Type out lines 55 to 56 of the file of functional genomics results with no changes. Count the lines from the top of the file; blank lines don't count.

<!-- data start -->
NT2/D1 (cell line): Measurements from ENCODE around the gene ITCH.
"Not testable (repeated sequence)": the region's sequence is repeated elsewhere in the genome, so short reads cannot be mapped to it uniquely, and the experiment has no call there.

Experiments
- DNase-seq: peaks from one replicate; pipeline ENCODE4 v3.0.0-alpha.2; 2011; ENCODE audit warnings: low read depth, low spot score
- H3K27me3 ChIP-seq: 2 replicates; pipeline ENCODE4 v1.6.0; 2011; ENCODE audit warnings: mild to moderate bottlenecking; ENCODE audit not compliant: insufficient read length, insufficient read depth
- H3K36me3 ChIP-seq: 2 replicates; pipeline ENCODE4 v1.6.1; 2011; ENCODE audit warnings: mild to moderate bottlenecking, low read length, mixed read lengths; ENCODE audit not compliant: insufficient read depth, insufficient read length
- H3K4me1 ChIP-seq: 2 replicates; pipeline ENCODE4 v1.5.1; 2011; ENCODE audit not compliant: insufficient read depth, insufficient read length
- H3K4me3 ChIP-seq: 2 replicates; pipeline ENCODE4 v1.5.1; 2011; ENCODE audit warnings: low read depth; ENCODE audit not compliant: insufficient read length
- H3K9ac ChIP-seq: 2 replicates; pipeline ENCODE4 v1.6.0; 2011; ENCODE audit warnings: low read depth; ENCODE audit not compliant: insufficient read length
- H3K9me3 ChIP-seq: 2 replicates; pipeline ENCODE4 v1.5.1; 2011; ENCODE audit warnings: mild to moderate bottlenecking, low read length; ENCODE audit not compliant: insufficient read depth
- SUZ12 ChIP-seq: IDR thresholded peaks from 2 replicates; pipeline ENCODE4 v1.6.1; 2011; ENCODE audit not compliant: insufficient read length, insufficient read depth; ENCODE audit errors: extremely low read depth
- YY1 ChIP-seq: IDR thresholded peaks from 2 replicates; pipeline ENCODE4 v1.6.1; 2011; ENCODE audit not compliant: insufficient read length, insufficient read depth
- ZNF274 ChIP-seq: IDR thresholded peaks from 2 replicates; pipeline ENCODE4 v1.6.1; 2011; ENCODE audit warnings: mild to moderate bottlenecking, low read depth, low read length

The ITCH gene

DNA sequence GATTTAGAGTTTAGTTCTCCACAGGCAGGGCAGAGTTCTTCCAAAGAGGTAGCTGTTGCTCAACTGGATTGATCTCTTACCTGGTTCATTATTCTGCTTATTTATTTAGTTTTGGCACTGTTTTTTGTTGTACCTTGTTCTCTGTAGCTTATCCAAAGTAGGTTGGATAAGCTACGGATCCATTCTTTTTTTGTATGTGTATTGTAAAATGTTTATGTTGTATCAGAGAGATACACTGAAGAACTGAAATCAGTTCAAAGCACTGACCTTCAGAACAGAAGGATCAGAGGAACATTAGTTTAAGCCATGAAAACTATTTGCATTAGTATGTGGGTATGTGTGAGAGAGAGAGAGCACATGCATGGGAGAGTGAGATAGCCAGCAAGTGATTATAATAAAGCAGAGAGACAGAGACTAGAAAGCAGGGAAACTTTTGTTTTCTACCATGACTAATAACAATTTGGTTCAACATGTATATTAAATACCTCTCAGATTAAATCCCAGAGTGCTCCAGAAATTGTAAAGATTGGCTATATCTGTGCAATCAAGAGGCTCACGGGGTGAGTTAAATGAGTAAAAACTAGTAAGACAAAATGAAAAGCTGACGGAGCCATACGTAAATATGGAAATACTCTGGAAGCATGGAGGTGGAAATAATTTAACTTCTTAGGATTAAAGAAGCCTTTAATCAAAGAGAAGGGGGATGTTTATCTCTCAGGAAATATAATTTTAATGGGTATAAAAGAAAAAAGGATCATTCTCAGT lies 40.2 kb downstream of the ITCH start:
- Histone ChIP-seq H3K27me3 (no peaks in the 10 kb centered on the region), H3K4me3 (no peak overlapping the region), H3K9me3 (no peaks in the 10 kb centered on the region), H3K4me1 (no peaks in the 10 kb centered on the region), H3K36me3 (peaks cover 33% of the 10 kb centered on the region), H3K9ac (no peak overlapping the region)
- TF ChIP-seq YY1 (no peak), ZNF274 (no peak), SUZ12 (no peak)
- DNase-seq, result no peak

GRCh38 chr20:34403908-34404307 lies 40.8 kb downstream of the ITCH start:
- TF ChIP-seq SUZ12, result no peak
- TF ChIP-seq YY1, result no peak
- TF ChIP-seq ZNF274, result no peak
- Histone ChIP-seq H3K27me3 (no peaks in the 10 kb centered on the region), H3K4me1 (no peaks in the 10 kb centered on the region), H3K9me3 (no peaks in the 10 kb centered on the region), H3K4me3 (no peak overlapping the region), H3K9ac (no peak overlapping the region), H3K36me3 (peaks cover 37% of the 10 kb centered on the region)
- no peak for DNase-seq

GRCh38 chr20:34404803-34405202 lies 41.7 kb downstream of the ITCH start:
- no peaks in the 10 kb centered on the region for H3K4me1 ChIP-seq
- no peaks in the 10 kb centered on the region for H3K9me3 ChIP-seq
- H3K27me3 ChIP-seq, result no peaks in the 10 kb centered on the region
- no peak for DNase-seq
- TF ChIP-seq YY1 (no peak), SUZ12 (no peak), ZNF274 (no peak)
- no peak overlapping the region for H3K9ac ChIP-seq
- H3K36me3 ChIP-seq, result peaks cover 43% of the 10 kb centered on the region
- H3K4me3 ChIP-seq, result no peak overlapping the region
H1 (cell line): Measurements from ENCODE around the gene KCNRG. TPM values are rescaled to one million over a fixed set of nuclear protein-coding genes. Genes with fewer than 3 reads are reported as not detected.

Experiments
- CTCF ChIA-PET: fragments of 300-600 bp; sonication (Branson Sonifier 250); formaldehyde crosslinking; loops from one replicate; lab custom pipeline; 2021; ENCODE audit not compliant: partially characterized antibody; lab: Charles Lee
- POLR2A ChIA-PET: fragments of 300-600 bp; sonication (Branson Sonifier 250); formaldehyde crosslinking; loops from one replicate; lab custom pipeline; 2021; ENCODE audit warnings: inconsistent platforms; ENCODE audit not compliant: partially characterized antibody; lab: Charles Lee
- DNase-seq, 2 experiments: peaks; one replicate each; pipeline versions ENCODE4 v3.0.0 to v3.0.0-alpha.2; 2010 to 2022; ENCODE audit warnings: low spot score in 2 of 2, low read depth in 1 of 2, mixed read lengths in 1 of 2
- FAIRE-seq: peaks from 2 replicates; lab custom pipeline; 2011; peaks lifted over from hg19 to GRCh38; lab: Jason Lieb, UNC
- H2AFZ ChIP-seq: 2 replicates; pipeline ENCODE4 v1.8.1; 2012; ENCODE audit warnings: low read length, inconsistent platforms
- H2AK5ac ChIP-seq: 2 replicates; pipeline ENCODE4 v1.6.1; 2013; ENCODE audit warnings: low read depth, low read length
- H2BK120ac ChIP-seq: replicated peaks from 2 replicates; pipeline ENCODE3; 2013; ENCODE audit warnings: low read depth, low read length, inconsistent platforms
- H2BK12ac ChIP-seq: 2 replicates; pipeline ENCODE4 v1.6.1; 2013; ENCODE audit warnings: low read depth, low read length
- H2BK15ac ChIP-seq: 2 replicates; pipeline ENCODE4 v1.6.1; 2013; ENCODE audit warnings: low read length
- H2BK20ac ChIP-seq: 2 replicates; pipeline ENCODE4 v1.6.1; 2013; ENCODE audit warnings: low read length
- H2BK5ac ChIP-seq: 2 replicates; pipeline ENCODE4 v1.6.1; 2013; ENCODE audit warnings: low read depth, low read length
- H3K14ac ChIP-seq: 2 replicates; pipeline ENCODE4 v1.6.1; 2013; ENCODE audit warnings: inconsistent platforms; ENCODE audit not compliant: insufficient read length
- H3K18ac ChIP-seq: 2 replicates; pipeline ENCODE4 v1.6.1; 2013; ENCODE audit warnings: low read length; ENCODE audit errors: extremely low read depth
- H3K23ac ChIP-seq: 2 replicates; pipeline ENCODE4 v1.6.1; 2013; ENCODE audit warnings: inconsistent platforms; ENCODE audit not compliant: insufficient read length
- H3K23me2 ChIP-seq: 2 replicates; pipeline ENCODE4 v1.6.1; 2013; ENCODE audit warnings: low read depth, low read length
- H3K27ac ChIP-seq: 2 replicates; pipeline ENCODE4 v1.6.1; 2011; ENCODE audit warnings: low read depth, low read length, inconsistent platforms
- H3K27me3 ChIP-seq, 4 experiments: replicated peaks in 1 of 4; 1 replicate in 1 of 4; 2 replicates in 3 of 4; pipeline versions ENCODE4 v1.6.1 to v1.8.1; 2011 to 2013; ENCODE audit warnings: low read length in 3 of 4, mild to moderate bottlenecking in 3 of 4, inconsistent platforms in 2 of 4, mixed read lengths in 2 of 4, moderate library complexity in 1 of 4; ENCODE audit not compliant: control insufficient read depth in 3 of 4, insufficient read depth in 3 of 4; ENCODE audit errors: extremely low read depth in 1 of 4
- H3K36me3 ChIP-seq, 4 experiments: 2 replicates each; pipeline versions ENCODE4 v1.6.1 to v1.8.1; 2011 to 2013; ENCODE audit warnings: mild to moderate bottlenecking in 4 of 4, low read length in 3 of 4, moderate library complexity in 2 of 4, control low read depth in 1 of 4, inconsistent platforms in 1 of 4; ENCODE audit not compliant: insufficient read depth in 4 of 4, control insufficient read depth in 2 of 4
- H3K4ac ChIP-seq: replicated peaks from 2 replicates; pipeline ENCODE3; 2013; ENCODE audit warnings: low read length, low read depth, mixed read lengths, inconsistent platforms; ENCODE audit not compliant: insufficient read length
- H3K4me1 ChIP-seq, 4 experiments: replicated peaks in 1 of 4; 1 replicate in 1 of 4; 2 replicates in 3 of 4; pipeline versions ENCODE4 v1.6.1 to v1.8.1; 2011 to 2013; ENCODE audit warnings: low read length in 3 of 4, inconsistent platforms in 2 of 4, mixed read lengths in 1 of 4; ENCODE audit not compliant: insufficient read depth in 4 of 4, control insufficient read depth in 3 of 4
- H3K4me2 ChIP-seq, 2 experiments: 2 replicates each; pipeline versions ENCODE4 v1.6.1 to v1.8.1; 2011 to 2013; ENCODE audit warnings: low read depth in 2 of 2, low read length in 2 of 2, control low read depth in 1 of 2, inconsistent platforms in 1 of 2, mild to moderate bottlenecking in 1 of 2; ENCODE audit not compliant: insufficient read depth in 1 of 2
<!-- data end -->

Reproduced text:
- H3K4me1 ChIP-seq, 4 experiments: replicated peaks in 1 of 4; 1 replicate in 1 of 4; 2 replicates in 3 of 4; pipeline versions ENCODE4 v1.6.1 to v1.8.1; 2011 to 2013; ENCODE audit warnings: low read length in 3 of 4, inconsistent platforms in 2 of 4, mixed read lengths in 1 of 4; ENCODE audit not compliant: insufficient read depth in 4 of 4, control insufficient read depth in 3 of 4
- H3K4me2 ChIP-seq, 2 experiments: 2 replicates each; pipeline versions ENCODE4 v1.6.1 to v1.8.1; 2011 to 2013; ENCODE audit warnings: low read depth in 2 of 2, low read length in 2 of 2, control low read depth in 1 of 2, inconsistent platforms in 1 of 2, mild to moderate bottlenecking in 1 of 2; ENCODE audit not compliant: insufficient read depth in 1 of 2